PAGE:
I guess the only thing to consider at this point, is how much would a full-blown uber DX-10 chip cost to have included with the motherboard? And wether or not they'll be able to cool it adequately.

U r smrt lolz~!

Itel could catch up if they wanted to but saying "it's only a matter of time" is a tad misleading. Currently they have shown no intention what so ever at catching up let alone overtaking the competition. They have the money and the technicians to do it but not the Will or desire. And despite this they sell more graphics solutions than AMD and Nvidia so really do they need to spend money trying to compete in the high end market?

It's probably best for them to invest in efficient low end chips, maintain their niche, and let the two established high end companies duke it out in what really is a smaller segment of the market.

You're saying this only because you think you can all predict the future of computing? 3D graphics are no longer being used for games only. There's a lot of CAD, scientific modeling and computer arts applications. And a whole lot more no one hasn't though of yet. Virtual reality? Needs 3D chip too.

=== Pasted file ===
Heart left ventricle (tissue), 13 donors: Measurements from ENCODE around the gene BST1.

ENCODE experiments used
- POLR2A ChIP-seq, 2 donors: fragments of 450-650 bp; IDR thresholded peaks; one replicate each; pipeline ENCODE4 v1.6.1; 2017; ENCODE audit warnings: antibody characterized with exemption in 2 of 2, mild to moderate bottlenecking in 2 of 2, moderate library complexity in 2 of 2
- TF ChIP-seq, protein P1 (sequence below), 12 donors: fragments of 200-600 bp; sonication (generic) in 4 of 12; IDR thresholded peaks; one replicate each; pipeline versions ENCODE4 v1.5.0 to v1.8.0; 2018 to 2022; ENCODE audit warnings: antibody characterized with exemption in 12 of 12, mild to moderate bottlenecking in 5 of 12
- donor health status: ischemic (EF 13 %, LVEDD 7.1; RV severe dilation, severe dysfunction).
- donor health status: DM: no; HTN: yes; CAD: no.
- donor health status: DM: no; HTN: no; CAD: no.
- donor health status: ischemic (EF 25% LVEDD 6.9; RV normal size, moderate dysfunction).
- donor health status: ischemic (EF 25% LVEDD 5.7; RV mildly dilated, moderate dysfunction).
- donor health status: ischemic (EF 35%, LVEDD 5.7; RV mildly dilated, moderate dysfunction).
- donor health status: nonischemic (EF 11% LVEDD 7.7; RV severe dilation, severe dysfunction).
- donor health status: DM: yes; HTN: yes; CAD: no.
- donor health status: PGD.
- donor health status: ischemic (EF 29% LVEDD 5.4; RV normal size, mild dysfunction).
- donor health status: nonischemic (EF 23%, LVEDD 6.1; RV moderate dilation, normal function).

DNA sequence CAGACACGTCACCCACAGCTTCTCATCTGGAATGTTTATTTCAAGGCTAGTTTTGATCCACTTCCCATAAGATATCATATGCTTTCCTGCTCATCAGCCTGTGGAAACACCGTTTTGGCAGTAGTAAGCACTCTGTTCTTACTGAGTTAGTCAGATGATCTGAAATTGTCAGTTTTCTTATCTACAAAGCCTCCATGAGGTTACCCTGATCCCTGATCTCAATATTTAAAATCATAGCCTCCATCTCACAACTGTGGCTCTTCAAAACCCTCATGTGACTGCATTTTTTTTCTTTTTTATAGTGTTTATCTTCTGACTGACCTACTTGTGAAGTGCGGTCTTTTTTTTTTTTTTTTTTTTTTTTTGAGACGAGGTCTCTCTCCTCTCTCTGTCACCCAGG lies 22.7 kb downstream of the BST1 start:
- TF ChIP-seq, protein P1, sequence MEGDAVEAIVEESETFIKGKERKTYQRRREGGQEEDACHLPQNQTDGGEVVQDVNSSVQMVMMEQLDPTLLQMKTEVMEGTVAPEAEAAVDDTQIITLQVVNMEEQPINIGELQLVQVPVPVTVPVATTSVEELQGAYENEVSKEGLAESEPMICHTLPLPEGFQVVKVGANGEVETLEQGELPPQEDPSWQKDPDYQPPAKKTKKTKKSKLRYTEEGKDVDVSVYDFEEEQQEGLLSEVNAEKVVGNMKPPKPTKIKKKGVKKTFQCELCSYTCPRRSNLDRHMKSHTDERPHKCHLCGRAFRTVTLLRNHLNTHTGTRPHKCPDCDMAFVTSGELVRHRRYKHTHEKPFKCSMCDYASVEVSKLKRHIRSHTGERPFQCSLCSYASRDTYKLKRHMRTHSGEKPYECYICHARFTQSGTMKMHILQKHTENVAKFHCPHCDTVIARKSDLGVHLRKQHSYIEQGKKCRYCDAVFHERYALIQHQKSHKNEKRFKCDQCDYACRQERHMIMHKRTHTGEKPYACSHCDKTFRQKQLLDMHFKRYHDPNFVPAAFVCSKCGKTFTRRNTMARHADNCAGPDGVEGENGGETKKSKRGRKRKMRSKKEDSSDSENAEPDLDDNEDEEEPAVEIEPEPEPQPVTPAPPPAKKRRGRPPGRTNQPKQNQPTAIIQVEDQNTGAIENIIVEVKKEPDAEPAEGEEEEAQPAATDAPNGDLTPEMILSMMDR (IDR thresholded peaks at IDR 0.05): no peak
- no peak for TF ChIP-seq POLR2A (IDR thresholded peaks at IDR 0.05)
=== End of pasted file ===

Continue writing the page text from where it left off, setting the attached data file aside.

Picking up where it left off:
Everyone was saying 10 years ago that nothing would kill SGI. Same idea here. Intel could beat ATI and NVIDIA at some point. The chipsets on laptops and desktops are what make the money.

Integrated GPUs are fine for some people, I don't know why people cant' see this. My dad will never get 10 seconds of real value from a higher end GPU, if current and next gen Intel parts support Aero with some speed that is enough for some.

Intel definitely makes some of the best integrated video out there, it's the only brand I trust. But why bother supporting DX10 when it won't get any use out of it? I guess the consumer is willing to pay 20$ for another sticker on the box.